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It doesn't take much!

Over the years, my family and I have been the primary caregivers for several of our close relatives. Even today, my mother and father are residents at a senior care facility, and I have the opportunity to visit them often.

Every time I come off the elevator to the floor where my father lives, I am greeted by a small group of female residents, sitting comfortably on the sofa, arm chair, or in their wheelchair...and what a greeting it is! Smiles and waves, and each just waiting and hoping that someone will come over to hear his or her story. They LOVE seeing people, and it takes so little to really make a positive impact on their day. It could be as simple as spending five minutes listening...or telling one of them that her hair (which was obviously just styled) looks terrific...or complimenting someone's shoes. Even better, bringing a little treat or gift (making sure they can have what you offer, from a medical perspective) to remind them that they are special, and that someone cares. The littlest of interactions go a big way.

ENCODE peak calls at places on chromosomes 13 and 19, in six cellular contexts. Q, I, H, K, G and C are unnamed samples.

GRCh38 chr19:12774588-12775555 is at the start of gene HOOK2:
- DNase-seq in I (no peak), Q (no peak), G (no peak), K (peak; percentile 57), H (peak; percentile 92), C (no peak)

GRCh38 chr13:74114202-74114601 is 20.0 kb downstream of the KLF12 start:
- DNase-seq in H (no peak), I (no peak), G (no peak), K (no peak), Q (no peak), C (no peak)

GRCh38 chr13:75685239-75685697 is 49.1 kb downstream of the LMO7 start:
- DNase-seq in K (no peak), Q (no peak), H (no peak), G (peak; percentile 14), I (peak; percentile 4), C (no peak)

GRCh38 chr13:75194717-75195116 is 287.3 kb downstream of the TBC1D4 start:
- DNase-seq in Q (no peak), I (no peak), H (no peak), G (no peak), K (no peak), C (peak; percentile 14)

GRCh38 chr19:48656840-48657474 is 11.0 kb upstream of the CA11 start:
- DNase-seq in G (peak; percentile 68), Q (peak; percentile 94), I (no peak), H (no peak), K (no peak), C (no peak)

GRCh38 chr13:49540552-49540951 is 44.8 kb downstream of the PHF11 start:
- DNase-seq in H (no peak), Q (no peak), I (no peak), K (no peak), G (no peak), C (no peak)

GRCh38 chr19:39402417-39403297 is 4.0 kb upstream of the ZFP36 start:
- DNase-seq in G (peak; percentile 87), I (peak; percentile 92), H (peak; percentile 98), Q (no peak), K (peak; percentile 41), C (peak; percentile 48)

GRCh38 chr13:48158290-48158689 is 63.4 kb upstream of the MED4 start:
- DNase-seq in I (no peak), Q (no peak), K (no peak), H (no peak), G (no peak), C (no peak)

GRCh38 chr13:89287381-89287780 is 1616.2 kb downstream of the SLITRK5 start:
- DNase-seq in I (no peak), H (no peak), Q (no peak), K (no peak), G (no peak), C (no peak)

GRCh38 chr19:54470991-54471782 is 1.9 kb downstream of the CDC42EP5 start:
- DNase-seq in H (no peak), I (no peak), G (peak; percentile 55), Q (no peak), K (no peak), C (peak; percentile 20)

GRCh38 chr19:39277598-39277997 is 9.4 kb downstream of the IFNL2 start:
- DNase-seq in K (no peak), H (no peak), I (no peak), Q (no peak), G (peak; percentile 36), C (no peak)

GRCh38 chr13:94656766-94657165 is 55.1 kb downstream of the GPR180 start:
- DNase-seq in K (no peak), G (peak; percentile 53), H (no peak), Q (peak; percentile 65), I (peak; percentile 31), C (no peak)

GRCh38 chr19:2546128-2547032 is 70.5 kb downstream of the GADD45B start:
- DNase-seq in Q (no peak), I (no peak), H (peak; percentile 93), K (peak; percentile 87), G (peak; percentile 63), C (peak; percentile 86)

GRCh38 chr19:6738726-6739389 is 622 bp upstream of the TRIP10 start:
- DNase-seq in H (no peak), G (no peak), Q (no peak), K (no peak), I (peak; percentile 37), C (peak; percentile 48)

One woman, whom I'll call Emma (not her real name), sits in her wheelchair, and never once misses the opportunity to provide input on what I am wearing (most of the time it is very positive; when it isn't I have to ask myself if I should go home and change--her fashion sense is that good!). Emma and I have a special agreement--I'm the source of her bright red lipstick! Her face lights up when she sees that tiny tube coming her way! Such an easy way to make a difference!

They also love to hear about what it's like outside, since many of them don't have the opportunity to leave their residential care facility. Tell them it's devastatingly hot outside, and they may respond with, "Well, it's nice and cool in here!" Or, tell them it's frigid cold outside, and they are equally thrilled to tell you that their floor has great heat.

It all comes down to humanity--interactions with other human beings--based on respect, active listening, and--for those few short minutes--being "present."

It doesn't take much.

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